The process of leveling is fairly straightforward, and does not require any fancy tools. It involves only six (6) easy steps:

  1. Stiffen the print bed support screws.
  2. Set adequate tension in four (4) springs.
  3. Set the tolerance.
  4. Level first diagonals.
  5. Level second diagonals.
  6. Secure hardware.
Set Spring Tension

This step will depend on if you are printing on the aluminum plate or if you have added a glass plate to your printer. Typically you want to compress the springs almost all the way but then back off a little so there is some give to allow for adjustment during the bed leveling or if the nozzle was to run down into the bed. If you have added glass you may find that you have to compress the springs all the way to keep from having the nozzle hit the glass bed when homing. There is a printable part that can be used to give the Z Endstop some more adjustment with the glass bed Adjustable Z Endstop Link.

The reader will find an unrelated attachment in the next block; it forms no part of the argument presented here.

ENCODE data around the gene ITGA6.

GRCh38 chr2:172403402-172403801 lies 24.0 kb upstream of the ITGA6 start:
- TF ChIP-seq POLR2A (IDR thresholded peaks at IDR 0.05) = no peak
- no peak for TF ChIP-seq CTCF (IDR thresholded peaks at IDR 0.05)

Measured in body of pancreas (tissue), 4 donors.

If you have your bed set where you know the Z Endstop will hit before the nozzle hits the bed (or glass) you can skip to the next section, otherwise you should adjust the thumbscrews (or wing nuts) until the springs are all the way compressed. That way we know the nozzle will not crash into the bed.

Adjusting the Z-Axis Home Position

Either though the LCD or the Host software Home all the axis. After the Z axis homes the nozzle should be above the bed (glass plate or aluminum bed). If the nozzle is too high and there does not look like there will be enough adjustment in the springs and you are using the adjustable Z Endstop then you will need to adjust the endstop screw so that the screw will be shorter (screw it clockwise).

Tolerances